London: HMSO DfES (2001) Schools – achieving success. London: HMSO Gibbs, G (1992) 53 Interesting Things to Do in Your Lectures (Interesting Ways to Teach) Technical & Educational Services Ltd [4Rev Ed edition] ISBN-10: 094788503X ISBN-13: 978-0947885038 Gibbs, G. (1995) Assessing Student Centred courses. Oxford: The Oxford Centre for Staff and Learning Development Goleman, D. (1996) Emotional Intelligence.

London: Bloomsbury Gravells A (2007) Preparing to Teach in the Lifelong Learning Sector, Learning Matters Gravells A (2006) Delivering Adult Learning – Level 3 Coursebook, Learning Matters Habeshaw S, (1992) 53 Interesting Things to Do in Seminars and Tutorials (Interesting Ways to Teach) Technical & Educational Services Ltd; [4Rev Ed edition] ISBN-10: 0947885080 ISBN-13: 978-0947885083 Jessup, G. (1991) Outcomes: NVQs and the Emerging Model of Education and Training. London: Falmer Maslow, A. (1987) Motivation and Personality. New York: Harper & Row Petty G (2004) Teaching Today (3rd Edition), Nelson Thornes Pring, R. 1995) Closing the Gap: Liberal Education and vocational Preparation. London: Hodder and Stoughton Reece I and Walker S (2003) Teaching, Training and Learning: A practical Guide (5th Edition) Business Education Publishers Ltd OCR Level 3 Award in Preparing to Teach in the Lifelong Learning SectorVersion 3. 2 Rowntree, D.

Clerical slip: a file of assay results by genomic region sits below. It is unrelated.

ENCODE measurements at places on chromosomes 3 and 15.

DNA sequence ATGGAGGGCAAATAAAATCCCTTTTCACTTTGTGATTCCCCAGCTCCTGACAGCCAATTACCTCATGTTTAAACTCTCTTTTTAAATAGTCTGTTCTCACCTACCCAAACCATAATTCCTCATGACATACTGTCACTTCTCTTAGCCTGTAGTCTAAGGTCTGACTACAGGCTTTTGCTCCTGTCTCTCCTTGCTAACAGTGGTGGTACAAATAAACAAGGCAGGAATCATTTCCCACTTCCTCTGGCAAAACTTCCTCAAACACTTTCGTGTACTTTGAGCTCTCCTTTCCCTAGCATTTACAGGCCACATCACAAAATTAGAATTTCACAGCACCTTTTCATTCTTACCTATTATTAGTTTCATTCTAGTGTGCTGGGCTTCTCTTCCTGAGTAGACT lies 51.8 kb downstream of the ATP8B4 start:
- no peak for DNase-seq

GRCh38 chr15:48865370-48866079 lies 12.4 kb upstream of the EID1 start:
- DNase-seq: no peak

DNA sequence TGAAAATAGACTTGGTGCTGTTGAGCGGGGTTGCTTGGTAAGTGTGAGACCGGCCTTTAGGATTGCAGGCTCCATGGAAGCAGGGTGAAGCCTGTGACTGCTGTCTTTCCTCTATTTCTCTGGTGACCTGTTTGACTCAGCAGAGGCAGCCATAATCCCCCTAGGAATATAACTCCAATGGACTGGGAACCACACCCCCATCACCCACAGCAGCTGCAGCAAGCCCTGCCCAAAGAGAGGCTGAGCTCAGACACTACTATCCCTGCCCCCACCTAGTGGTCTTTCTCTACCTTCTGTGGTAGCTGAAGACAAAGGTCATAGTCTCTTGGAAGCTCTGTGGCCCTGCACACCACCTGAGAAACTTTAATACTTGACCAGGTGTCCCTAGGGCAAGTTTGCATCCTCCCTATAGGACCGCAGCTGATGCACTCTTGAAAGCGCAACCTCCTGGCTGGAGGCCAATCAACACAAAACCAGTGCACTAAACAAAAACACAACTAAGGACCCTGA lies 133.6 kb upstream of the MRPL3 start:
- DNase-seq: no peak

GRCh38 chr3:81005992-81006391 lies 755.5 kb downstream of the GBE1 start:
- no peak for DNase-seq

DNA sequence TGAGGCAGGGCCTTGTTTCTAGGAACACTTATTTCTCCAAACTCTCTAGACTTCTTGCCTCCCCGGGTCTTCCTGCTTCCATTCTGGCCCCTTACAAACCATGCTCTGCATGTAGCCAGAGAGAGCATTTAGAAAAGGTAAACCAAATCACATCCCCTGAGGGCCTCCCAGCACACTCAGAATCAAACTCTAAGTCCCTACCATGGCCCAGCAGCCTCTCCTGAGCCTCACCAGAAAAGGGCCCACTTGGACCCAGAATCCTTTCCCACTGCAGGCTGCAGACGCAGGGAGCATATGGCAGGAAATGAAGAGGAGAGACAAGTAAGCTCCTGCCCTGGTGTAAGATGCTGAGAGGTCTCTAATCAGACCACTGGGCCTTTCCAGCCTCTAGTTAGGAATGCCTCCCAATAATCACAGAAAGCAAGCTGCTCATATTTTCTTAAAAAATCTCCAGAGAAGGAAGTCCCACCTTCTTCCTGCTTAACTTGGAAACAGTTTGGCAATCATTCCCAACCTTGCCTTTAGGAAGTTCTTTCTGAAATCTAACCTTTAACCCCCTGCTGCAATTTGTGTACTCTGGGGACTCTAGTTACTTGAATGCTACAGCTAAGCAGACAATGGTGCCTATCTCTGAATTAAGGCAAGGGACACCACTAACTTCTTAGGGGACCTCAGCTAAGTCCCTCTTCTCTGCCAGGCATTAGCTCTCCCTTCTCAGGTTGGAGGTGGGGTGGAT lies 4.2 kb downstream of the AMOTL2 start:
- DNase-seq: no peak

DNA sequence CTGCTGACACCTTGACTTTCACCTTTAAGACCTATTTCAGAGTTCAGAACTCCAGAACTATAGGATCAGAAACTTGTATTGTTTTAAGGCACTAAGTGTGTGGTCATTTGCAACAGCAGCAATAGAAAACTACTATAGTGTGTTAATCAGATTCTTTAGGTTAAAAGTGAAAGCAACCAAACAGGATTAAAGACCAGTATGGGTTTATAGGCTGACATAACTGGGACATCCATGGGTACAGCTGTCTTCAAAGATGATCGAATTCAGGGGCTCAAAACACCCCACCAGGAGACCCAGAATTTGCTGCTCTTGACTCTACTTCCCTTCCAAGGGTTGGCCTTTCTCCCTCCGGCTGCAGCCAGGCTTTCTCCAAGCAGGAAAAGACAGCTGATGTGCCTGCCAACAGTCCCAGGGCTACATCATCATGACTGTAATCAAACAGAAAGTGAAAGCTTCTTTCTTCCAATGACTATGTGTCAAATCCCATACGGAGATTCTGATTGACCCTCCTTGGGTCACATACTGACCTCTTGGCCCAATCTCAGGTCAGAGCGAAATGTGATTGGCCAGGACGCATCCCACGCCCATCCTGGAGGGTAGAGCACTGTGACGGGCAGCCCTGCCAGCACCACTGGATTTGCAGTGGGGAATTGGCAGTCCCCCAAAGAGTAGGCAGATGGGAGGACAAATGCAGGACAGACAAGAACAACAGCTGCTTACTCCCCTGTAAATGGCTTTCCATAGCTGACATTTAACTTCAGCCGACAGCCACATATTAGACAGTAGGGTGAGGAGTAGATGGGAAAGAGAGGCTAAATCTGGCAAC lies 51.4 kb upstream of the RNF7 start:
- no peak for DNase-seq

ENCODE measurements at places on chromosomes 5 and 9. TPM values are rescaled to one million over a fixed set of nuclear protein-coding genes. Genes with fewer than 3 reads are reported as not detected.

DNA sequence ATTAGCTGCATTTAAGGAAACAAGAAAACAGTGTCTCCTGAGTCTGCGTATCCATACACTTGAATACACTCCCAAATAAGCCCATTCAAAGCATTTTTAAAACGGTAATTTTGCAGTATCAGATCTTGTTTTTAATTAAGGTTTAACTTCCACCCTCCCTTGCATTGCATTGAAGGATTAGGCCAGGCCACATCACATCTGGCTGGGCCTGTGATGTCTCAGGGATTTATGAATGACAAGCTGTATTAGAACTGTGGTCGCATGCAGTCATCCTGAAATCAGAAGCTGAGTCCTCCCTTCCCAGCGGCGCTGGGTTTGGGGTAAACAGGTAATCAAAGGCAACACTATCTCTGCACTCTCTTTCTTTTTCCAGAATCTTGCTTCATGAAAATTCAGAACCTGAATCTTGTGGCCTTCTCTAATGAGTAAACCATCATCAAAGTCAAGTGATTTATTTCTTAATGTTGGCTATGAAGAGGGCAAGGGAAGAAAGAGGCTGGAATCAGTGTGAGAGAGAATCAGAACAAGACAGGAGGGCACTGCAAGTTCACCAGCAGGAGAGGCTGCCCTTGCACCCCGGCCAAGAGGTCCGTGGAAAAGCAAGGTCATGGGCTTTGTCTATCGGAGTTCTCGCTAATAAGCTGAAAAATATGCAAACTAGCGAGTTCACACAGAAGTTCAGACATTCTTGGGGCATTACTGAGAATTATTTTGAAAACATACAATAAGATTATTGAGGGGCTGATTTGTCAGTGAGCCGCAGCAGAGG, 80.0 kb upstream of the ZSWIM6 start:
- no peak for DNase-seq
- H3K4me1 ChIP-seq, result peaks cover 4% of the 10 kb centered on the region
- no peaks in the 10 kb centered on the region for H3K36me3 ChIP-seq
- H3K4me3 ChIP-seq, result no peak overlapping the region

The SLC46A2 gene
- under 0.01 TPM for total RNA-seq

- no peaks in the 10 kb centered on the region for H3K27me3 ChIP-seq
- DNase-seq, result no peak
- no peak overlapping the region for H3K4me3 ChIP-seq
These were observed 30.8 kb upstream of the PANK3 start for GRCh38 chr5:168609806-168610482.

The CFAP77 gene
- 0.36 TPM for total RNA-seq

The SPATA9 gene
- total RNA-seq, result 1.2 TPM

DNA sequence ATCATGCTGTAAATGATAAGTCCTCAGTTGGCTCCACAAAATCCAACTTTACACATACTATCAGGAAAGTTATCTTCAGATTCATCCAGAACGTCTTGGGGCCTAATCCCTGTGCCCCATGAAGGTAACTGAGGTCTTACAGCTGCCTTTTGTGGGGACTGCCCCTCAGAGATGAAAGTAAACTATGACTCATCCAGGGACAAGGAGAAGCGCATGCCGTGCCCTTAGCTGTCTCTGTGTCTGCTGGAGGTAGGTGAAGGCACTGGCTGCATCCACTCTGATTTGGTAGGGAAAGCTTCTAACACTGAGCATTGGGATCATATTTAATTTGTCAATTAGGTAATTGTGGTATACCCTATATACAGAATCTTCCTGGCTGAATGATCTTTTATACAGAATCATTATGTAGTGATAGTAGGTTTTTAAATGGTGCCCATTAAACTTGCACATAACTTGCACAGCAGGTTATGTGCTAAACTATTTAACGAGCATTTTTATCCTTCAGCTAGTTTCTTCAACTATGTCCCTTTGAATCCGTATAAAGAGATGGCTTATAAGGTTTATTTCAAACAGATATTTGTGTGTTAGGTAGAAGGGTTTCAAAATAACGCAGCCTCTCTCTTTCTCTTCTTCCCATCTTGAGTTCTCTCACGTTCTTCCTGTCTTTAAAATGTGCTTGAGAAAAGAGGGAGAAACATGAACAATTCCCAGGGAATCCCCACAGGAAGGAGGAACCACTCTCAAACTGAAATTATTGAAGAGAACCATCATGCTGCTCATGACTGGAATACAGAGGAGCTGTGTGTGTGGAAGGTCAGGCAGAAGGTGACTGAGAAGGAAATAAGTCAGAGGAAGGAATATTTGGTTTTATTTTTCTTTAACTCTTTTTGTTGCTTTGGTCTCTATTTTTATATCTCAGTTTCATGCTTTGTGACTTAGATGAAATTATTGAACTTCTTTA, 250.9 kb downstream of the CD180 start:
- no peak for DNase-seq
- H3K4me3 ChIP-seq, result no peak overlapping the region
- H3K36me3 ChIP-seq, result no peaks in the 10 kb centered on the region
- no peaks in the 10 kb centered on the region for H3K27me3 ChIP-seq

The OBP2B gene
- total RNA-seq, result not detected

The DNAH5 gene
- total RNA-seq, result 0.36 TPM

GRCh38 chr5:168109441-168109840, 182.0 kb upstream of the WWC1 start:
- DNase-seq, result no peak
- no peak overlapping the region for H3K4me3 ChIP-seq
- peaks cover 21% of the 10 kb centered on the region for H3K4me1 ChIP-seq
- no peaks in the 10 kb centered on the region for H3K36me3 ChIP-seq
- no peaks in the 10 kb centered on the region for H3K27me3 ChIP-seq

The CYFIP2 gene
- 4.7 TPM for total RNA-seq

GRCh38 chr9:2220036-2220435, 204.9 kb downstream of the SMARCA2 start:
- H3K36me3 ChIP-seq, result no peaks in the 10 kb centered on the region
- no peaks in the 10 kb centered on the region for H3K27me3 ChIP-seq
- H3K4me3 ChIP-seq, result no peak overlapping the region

(1987) Assessing Students: How Shall We Know Them? London: Kogan Page Tennant, M. (1997) Psychology and Adult Learning. London: Routledge •Tummins, J (2007)Assessing Learning in the Lifelong Learning Sector (Achieving QTLS) Learning Matters Ltd; 2Rev Ed edition ISBN-10: 1844451003, ISBN-13: 978-1844451005 Unwin, L. nd Wellington, J.

(2000) Young People’s Perspectives on Education, Training and Employment. London: Kogan Page Wallace S, (2001) Teaching and Supporting Learning in Further Education: Meeting the FENTO Standards (Further Education) Learning Matters Ltd. ISBN-10: 1903300282 ISBN-13: 978-1903300282 Wallace S, (2005) Teaching and Supporting Learners in Further Education (2nd Edition) Learning Matters Wallace S, (2007) Teaching, Tutoring and Training in the Lifelong Learning Sector (3nd Edition) Learning Matters. ISBN 9780844450909